While the pandemic has pushed some of Boston’s Valentine’s Day shoppers online, businesses that typically experience a surge around the holiday say demand remains high.
Ross Verbiyan, owner of Back Bay Florist on Massachusetts Avenue, said he usually only sells out a day or two before Valentine’s Day.
“This year, I sold out for Wednesday, Thursday, Friday, Saturday and Sunday,” Verbiyan said. “It’s been a shocker, but I mean ultimately, it’s been much faster than we had anticipated given COVID and everything.”
The shop orders its roses several weeks in advance, Verbiyan said, which can make planning during periods of unpredictable demand difficult.
He cut the shop’s usual order in half this season, expecting that Bostonians wouldn’t be celebrating the holiday together this year, but orders from customers started coming in as early as January.
“It leaves me a little bit upset about all these people that are calling and I have to let them down,” Verbiyan said. “But ultimately, I can only do so much, and I need to make sure that my flowers get here and I have them available for all the pre-orders.”
Things are just as busy in the South End, said Larry Bornstein, third-generation owner of Olympia Flower Store — which opened in 1903 and continued operation through the 1918 flu pandemic.
Bornstein said business has remained steady despite the pandemic, as “happy occasions” such as birthdays have kept pace, while a spike in funerals fuels heightened additional demand.
“People are buying more for themselves, because they are home,” he said. “They’re buying a lot of plants, and they’ve been buying flowers for themselves to keep them happy. And they’re still sending a lot of orders up and a lot of balloons.”
At Flores Mantilla, a Marblehead-based florist with a second location by the South End, customers have shifted strongly toward online orders and delivery options, said employee Libby Browning.
Although the shop has yet to sell out of its over 600 roses — purchased specifically for Valentine’s Day — Browning said they are optimistic about upcoming sales.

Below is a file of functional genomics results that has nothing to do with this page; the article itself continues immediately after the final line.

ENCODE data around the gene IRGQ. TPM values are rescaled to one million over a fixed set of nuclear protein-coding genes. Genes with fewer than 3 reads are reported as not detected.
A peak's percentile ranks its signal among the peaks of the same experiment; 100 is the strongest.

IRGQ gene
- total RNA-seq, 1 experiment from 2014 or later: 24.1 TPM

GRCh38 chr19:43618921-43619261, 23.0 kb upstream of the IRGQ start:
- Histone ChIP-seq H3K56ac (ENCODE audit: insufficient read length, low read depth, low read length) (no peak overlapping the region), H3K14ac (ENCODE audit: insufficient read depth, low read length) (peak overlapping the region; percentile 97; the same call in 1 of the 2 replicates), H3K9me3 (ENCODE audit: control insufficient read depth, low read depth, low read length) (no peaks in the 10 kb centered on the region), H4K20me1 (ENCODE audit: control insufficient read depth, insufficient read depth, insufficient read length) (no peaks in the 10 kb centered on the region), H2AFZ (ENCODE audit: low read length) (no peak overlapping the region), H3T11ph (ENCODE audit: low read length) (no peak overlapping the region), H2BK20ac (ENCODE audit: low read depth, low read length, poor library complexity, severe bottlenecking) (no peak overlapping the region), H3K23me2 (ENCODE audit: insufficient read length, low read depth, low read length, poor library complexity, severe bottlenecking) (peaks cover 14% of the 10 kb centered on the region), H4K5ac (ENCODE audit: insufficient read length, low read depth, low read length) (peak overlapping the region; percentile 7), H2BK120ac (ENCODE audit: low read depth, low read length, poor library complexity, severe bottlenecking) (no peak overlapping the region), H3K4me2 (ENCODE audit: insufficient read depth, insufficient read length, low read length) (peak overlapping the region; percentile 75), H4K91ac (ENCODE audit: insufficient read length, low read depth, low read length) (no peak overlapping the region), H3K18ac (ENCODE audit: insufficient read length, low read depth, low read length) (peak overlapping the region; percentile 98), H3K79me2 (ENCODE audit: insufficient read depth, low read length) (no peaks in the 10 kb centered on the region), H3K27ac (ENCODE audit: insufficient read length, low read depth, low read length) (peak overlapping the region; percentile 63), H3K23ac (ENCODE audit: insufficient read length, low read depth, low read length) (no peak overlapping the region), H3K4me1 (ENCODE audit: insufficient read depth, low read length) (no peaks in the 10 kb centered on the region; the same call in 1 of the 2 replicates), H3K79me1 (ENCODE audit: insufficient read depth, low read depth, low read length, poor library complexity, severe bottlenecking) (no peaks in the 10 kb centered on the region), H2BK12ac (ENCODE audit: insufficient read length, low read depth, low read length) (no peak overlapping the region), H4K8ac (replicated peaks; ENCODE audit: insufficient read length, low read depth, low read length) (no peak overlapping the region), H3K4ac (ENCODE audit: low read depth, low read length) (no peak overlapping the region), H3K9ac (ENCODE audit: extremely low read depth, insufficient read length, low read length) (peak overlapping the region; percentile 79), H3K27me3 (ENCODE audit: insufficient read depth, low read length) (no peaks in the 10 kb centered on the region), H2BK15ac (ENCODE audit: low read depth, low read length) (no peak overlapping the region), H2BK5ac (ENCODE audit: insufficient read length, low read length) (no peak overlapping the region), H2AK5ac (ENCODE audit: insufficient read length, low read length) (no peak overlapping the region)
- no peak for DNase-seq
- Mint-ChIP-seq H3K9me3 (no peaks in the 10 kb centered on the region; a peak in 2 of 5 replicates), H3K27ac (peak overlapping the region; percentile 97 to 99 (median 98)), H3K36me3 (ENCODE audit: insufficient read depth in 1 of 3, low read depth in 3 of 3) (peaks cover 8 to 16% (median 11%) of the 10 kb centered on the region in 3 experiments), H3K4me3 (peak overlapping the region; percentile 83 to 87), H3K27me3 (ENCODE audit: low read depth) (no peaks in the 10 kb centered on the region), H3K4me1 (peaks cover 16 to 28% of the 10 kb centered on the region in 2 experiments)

“We’re feeling great,” she said. “We know that our customers are loyal. We know that we produce amazing flowers and beautiful arrangements, and that’s what the holiday is really about: giving amazing stuff to people you love and care about.”
For Verbiyan, the pandemic has also made home flower deliveries much easier to coordinate.
“When you order flowers for someone, they typically don’t know that they’re receiving them,” Verbiyan said. “For us to know that most people are home right now, or at the address that’s listed, it’s easier for us to deliver for sure.”
Florists aren’t the only ones still seeing a spike in delivery orders this season.
Elaine Hsieh, co-founder and master chocolatier at EHChocolatier in Cambridge, wrote in an email the company has seen a “significant” increase in Valentine’s Day orders this year.
“Since we’re both a retail shop and online store and most of this increase is online, we didn’t have to make any significant changes in our usual business operations,” Hsieh wrote. “Just worked harder.”
At Beacon Hill Chocolates, online orders have increased to about 80 percent of all Valentine’s sales, said owner Paula Barth, and heart-shaped gift boxes are already running low.
“It kind of takes away from coming into the store and having that chocolate shop experience we offer,” Barth said. “I’m a people person, and I miss that interaction.”
Despite online sales, Barth said she was nervous that a decrease in last-minute foot traffic, which usually picks up a few days before the holiday, could cut into typical revenues.
“I need two big days, the 13th and 14th, so that is a bit nerve-wracking,” she said. “If I could get the foot traffic, that would be a big win. But I just don’t see it.”
While walk-ins remain limited at Back Bay Florists, Verbiyan said he still plans on running his annual last-minute special this Valentine’s Day.
“My last customer that comes in for a walk-in, I give them their arrangement for free,” he said. “I feel like we need to reward people that are coming in late, whatever the situation is. Latecomers, I’ve certainly fit into that boat as well.”